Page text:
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Haunted St. James Hotel in Cimarron

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The St James Hotel was built in 1872 by Henri Lambert (later changed to Henry) and was originally called Lambert's Inn. Its saloon, restaurant and 43 rooms were witness to at least 26 murders during Cimarron's wilder days. Clay Allison, Black Jack Ketchum, Jesse James, and Buffalo Bill Cody have all left their mark on the St. James, as attested by the numerous bullet holes in the ceiling of the main dining room.

 

Before Henry made his way to New Mexico, he was the personal chef to President Lincoln, upon the recommendation of Ulysses S. Grant. He continued to hold the position until the president was assassinated in 1865. Before long, Henry made his way west in search of gold. Finally settling in Elizabethtown, New Mexico, he opened a saloon and restaurant instead of finding gold.

 

St James Hotel, Cimarron, New Mexico

Historic View of the St James Hotel in the 1800's,

from vintage postcard. This image available for photographic prints HERE!

 

 

 

Henri Lambert on the rightAt this time Elizabethtown, Cimarron, and much of the surrounding was owned by Lucien B. Maxwell. The Maxwell Land Grant was the largest land grant ever made in the United States. When Maxwell sold the grant in 1870, the new Land Grant Company men discovered that the French chef, Henry Lambert, was working in Elizabethtown and enticed him to come to Cimarron.

 

The Lambert Inn, as it was called at the time, started business in 1872. Built during a time when law and order was non-existent, the saloon quickly gained a reputation as a place of violence, where it is said that 26 men were shot and killed within its adobe walls. The first question usually asked around Cimarron in the morning was: "Who was killed at Lambert's last night?" Another favorite expression following a killing was: "It appears Lambert had himself another man for breakfast."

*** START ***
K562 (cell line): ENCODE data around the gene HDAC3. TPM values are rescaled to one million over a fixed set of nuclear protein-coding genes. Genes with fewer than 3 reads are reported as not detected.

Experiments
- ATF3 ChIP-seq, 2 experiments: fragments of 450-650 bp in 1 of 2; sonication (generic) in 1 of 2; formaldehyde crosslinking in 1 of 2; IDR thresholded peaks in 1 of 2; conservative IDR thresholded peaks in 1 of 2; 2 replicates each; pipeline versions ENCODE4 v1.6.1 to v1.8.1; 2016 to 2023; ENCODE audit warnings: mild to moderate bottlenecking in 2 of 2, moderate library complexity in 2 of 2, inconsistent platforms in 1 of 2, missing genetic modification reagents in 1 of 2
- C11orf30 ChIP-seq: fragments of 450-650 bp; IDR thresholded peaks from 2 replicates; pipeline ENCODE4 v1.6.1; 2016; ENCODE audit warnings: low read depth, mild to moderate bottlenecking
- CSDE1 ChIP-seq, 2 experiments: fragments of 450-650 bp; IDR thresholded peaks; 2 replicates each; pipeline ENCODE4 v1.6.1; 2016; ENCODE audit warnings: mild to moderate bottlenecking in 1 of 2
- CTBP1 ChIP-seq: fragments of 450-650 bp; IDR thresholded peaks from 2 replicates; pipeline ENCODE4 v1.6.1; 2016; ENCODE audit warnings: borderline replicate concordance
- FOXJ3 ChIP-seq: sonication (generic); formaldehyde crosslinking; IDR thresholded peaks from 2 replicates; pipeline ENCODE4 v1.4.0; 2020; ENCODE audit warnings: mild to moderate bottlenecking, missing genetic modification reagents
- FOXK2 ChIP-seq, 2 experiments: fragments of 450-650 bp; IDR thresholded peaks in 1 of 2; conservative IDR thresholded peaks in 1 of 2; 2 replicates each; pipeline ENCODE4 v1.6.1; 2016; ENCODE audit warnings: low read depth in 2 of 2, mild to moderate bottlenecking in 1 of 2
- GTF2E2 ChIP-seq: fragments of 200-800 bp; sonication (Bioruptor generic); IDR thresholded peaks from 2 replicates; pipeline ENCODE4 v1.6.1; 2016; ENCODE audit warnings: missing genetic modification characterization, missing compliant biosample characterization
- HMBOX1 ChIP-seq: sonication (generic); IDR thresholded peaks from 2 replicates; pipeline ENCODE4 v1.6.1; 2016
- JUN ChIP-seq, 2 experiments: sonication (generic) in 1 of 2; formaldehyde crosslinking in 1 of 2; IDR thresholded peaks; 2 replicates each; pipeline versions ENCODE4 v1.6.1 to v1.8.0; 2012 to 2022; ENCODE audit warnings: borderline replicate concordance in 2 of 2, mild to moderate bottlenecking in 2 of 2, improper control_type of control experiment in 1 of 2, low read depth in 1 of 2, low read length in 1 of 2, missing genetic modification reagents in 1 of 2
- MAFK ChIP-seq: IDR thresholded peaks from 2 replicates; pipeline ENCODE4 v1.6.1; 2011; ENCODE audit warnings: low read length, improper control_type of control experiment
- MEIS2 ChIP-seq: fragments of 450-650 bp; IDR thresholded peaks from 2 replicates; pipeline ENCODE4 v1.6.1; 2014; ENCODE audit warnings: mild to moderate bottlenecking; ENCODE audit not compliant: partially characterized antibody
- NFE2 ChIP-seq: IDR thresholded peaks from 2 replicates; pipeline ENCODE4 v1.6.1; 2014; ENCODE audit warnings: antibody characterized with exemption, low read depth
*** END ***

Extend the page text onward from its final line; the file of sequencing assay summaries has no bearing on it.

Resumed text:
The saloon was wildly popular to cowboys, traders, miners and the many travelers of the Santa Fe Trail. The saloon did so well that Henry added guest rooms in 1880, and the hotel was soon considered to be one of the most elegant hotels west of the Mississippi.

 

Many well-known people stayed there over the years. Wyatt Earp, his brother Morgan, and their wives spent three nights at the St. James on their way to Tombstone, Arizona. Jesse James stayed there several times, always in room 14, signing the registry with his alias, R.H. Howard. Jesse James’ nemesis and would be killer, Bob Ford, also stayed at the St. James.

 

Buffalo Bill Cody, who was a goat ranch manager for Lucien Maxwell for a short time, met Annie Oakley at the hotel and began to plan and rehearse their Wild West Show. When Henry’s son Fred  was born, Buffalo Bill nicknamed him "Cyclone Dick” because he was born during a blustery snow storm, and he was soon asked to be Fred’s godfather.

 

As Fred Lambert grew older, Buffalo Bill would be one of the first to give him instruction in the use of guns. Fred Lambert would spend his entire life upholding the law as a Cimarron Sheriff, a member of the tribal police and a territorial marshal. When Buffalo Bill and Annie Oakley left Cimarron to take their show on the road, they took an entire village of Indians from the Cimarron area with them.

 

Other notables who have stayed at the historic inn include Bat Masterson, train robber Black Jack Tom Ketchum, General Sheridan, Doc Holliday, Billy the Kid, Clay Allison, Pat Garret, artist Fredrick Remington, Governor Lew Wallace, and writer Zane Grey. The Hotel was later renamed the St. James and continues to cater to travelers today.

 

When the railroads came through, the Santa Fe Trail died, and soon after, the gold in the area began to play out. Cimarron's population began to dwindle and the elegant St. James Hotel fell into disrepair.

 

St. James Hotel Dining Room

Though today, this dining room serves elegant meals, it was this room that once served as Lambert's Saloon and its tin ceiling is still pocked with bullet holes. Kathy Weiser, September, 2008.

 

St James Hotel 2008

St James Hotel , Cimarron, New Mexico,

Kathy Weiser, September, 2008.

 

When Henry Lambert's sons, Fred and Gene, replaced the roof of the Lambert Inn in 1901, they found more than 400 bullet holes in the ceiling above the bar. A double layer of heavy wood prevented anyone from sleeping upstairs from being killed. Today, the ceiling of the dining room still holds 22 bullet holes.

 

Henri Lambert died in 1913. His wife, Mary E. Lambert died in 1926. Through the years, the old hotel was, at many times, uninhabited and passed from owner to owner. However, in 1985 the St. James Hotel was restored to its former luxury.

 

 

 

Continued Next Page

 

 

St James Hotel Interior

St. James Hotel Lobby today, Kathy Weiser, September, 2008.

St. James Hotel, Cimarron, New Mexico

This historic roulette table inside the St. James Hotel

 has been played by some notable historic characters

 of the past, Kathy Weiser, September, 2008.

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